On the Road to Growth: The auto industry in MENA

MENA Outlook Quarterly

Our quarterly regional theme analyses the performance of the automotive industry in the MENA region and its growth potential in different countries.

  • GCC nations are some of the most rewarding markets in the MENA region for vehicle manufacturers, with high demand for luxury cars, sports cars and utility vehicles. We see potential for this demand to rise.

    • Saudi Arabia and the UAE are the two largest car markets within the GCC. These markets present significant growth opportunities for electric vehicles and car accessories.
  • Morocco’s auto industry has become the kingdom’s top exporter, leaping past agriculture, minerals and textiles to account for 24.4% of the total. With the government taking steps to boost the industry, and foreign automakers increasingly interested in opening plants, we expect significant growth ahead.
  • Egypt’s car manufacturing industry has been battered since the Arab Spring but there are signs of recovery, including through government support and new/returning players such Kia and Mercedes.
  • The outlook for the Iranian auto industry is uncertain as renewed US sanctions and the riyal’s depreciation contribute to raising production costs.
    • Sanctions are not only halting the industry’s growth, but hitting existing output and putting off overseas automakers. We expect the Chinese to fill at least part of the void.
    • US President Donald Trump’s executive order last year re-imposing sanctions on Iran made no mention of exemptions for autos. We see the potential, therefore, for resumed sanctions to have a large impact on this sector in Iran.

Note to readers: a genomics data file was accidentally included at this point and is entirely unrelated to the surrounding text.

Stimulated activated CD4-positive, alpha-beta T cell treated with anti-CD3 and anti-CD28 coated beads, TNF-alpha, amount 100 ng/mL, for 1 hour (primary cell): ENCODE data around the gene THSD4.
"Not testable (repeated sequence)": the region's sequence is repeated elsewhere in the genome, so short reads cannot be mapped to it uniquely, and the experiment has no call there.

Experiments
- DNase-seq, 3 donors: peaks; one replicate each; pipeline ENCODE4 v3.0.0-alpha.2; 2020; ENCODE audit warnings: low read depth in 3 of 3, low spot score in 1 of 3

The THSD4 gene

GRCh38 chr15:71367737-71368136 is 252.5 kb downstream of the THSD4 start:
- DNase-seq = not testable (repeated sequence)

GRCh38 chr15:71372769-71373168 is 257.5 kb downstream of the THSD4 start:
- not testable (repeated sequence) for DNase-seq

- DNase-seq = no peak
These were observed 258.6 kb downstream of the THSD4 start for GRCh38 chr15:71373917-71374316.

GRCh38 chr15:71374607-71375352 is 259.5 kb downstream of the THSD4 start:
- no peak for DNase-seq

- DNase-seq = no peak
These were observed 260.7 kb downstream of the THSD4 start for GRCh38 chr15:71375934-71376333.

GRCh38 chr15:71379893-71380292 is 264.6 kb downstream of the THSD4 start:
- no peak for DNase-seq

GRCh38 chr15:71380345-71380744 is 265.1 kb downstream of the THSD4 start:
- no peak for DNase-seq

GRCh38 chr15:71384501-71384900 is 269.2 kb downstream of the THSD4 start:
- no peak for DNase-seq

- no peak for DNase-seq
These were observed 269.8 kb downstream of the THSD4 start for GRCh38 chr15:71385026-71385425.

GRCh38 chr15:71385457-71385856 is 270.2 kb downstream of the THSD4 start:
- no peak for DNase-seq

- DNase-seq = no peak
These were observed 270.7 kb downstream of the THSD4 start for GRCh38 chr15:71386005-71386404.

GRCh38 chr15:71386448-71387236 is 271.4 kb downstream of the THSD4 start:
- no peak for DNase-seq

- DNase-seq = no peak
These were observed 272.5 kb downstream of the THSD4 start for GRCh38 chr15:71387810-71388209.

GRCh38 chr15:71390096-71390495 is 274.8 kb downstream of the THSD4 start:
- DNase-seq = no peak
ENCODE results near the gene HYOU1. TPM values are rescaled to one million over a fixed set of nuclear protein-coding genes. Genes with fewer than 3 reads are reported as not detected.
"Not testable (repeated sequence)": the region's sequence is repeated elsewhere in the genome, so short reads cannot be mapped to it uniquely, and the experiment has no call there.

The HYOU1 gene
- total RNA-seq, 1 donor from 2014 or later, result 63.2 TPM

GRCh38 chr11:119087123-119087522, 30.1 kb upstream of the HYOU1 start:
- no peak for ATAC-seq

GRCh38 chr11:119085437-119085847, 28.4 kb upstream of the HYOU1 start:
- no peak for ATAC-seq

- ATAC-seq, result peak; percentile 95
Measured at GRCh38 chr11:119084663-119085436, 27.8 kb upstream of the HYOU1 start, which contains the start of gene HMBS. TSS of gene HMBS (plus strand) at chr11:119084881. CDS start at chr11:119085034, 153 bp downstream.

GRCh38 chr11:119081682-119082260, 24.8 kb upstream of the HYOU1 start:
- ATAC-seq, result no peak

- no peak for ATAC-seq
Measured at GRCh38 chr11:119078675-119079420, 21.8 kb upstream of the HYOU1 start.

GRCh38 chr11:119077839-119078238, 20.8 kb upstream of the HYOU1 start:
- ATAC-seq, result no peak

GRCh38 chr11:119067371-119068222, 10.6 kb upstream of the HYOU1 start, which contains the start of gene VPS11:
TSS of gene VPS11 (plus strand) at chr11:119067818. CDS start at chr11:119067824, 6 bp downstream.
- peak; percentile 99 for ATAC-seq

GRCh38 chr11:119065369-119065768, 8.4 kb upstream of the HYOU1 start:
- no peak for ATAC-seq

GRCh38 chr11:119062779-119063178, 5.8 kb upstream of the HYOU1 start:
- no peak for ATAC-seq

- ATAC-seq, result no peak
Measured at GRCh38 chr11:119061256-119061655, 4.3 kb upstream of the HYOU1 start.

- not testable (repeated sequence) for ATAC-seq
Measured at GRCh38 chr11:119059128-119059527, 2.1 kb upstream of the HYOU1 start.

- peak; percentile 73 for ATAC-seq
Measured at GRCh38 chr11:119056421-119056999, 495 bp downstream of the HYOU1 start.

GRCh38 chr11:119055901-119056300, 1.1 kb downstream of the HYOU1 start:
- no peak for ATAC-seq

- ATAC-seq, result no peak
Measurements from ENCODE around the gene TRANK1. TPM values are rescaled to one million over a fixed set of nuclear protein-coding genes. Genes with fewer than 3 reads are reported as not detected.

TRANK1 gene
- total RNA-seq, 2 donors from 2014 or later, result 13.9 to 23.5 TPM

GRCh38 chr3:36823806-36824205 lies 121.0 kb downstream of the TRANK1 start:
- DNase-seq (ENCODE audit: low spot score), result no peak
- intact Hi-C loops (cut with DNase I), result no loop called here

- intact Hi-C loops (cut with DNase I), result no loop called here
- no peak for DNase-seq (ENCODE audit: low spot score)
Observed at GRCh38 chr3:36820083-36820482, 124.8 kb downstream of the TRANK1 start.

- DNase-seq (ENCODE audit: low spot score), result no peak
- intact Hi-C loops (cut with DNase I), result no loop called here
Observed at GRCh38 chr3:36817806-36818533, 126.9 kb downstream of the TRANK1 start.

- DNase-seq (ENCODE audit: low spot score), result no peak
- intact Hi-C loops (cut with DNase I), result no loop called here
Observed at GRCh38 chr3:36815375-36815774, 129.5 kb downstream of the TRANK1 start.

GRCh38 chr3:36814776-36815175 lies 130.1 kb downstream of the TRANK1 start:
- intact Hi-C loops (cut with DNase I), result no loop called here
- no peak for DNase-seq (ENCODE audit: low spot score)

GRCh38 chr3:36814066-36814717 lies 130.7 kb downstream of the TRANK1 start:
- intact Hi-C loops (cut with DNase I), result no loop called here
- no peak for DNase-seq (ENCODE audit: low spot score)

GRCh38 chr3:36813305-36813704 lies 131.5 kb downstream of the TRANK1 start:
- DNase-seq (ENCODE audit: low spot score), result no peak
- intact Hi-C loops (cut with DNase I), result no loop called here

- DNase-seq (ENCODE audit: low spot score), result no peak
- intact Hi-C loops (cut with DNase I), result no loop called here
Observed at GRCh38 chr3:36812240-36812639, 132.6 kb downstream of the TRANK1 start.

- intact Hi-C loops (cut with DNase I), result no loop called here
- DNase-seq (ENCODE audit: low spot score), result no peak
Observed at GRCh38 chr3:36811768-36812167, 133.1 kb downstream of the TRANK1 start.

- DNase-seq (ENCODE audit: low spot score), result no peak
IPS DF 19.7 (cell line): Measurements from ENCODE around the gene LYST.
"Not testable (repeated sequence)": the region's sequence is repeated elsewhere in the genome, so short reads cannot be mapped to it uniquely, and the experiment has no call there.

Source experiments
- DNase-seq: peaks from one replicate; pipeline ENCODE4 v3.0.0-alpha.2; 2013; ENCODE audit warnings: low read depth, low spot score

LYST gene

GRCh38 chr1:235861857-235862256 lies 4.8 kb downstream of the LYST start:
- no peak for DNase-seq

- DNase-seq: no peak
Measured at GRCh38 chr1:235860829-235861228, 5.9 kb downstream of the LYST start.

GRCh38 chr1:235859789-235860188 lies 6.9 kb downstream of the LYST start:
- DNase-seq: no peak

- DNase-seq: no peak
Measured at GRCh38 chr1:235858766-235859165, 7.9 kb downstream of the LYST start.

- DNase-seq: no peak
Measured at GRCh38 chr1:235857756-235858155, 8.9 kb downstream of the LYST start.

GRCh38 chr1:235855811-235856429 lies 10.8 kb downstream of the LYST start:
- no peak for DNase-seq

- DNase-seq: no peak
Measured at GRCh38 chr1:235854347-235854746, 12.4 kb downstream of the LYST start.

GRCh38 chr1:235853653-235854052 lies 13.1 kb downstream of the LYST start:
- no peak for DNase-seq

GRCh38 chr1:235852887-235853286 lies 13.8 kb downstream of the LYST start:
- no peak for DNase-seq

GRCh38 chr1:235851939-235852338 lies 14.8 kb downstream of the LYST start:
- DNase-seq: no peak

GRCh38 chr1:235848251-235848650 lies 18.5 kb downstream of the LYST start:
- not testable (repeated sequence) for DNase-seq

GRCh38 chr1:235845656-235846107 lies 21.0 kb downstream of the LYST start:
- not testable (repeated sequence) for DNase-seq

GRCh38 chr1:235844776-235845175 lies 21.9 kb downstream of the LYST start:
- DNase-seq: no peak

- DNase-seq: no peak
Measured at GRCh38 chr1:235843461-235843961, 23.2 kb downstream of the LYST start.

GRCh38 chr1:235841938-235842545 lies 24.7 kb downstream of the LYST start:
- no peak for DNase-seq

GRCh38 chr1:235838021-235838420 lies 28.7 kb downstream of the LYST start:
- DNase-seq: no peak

Growth in MENA is expected at 2.5% in 2019, up from 2% in 2018. Lower oil prices suggest oil-importing MENA countries should post more sustained growth rates (4.1% in 2019 against 3.8% in 2018). Growth in oil exporters, however, is forecast to recover to 2% for 2019 versus 1.4% last year, when tighter fiscal policy and oil output cuts weighed on economic activity. Political unrest is flaring in some countries in the region as elections approach and this could take a toll on overall MENA growth.

  • Data from SAMA, the Saudi Arabian central bank, suggests the economy is moderately improving driven by expansionary fiscal policy and diversification efforts.

    • The government plans to issue international sukuk in 2H 2019 (total issuance could be around USD 31B in 2019), which could provide sufficient headroom to plug the fiscal deficit further.
  • Egypt is expected to be the region’s top economic performer in 2019, followed by Iraq.
  • Iran will contract again in fiscal year 2019/20 as US sanctions bite. Whether the US will extend waivers to importers of Iranian oil, currently set to expire in May, is another key development to follow.
  • On 2 April, Algerian President Abdelaziz Bouteflika stepped down, having been in power since April 1999. The ruling elite, known throughout the country as “Pouvoir” now has the task of sorting his replacement while keeping the street from boiling over.
  • Another general strike was averted in Tunisia in early February when the government struck a deal with the country’s largest union to increase wages for 670,000 public employees.
    • But tensions are expected to rise ahead of parliamentary and presidential elections due in October and November, respectively, as President Beji Caid Essebsi has called for an overhaul of the constitution.


Florence Eid-Oakden, Ph.D, Chief Economist
Charlene Rahall, Robin Mills, Roa Ibrahim & Mingqiao Zhao, Analysts


The MENA Outlook publication presents Arabia Monitor’s insights on global markets, outlines and analyses regional future trends and defining themes, and then focuses on individual country macroeconomic views. Each publication is laid out in a concise bullet point format and features a Special Feature interview with regional leaders including central bank governors, ministers and executives.

To access the full report, please click here.